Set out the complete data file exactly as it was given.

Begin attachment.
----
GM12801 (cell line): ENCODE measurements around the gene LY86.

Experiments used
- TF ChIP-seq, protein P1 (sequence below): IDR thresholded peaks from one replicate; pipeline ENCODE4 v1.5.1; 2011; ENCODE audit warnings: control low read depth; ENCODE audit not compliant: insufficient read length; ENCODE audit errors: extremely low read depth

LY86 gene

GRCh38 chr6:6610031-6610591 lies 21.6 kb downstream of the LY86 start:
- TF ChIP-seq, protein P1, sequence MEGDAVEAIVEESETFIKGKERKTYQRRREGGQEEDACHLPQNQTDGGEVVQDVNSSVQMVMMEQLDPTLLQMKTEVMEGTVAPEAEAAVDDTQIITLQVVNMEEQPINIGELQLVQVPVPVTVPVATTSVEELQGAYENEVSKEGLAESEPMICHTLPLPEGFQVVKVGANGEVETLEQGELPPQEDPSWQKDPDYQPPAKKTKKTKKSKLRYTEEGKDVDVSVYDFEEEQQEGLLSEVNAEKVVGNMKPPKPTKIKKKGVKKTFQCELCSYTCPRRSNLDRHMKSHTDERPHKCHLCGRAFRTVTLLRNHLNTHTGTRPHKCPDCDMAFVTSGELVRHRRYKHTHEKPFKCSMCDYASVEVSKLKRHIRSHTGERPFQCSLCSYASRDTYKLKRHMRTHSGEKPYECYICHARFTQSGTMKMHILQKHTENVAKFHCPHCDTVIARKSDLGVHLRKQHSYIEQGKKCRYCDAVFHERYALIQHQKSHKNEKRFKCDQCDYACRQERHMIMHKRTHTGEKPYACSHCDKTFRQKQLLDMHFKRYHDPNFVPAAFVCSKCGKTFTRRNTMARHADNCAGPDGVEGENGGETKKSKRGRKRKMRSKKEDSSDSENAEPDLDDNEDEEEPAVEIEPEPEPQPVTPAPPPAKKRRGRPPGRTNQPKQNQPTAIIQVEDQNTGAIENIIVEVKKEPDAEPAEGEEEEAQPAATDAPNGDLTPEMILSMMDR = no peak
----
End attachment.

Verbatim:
GM12801 (cell line): ENCODE measurements around the gene LY86.

Experiments used
- TF ChIP-seq, protein P1 (sequence below): IDR thresholded peaks from one replicate; pipeline ENCODE4 v1.5.1; 2011; ENCODE audit warnings: control low read depth; ENCODE audit not compliant: insufficient read length; ENCODE audit errors: extremely low read depth

LY86 gene

GRCh38 chr6:6610031-6610591 lies 21.6 kb downstream of the LY86 start:
- TF ChIP-seq, protein P1, sequence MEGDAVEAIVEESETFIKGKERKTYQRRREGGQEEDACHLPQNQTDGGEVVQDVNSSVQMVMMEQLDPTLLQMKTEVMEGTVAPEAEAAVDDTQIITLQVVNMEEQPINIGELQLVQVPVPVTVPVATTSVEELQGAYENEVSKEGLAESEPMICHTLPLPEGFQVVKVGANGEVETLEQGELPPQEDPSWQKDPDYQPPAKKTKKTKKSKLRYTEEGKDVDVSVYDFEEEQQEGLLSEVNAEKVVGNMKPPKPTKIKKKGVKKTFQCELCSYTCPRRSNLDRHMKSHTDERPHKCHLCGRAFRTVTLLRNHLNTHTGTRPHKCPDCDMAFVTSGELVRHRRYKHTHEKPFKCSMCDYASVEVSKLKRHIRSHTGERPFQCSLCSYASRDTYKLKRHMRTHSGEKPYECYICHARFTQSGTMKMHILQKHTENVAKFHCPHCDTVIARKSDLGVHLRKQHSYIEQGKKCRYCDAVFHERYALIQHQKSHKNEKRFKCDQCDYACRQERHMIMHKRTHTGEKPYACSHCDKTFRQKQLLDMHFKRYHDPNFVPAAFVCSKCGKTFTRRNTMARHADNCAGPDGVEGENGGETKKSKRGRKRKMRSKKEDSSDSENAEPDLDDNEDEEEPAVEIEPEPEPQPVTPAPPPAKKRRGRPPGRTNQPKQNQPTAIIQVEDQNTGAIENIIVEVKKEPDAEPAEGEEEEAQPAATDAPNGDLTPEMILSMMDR = no peak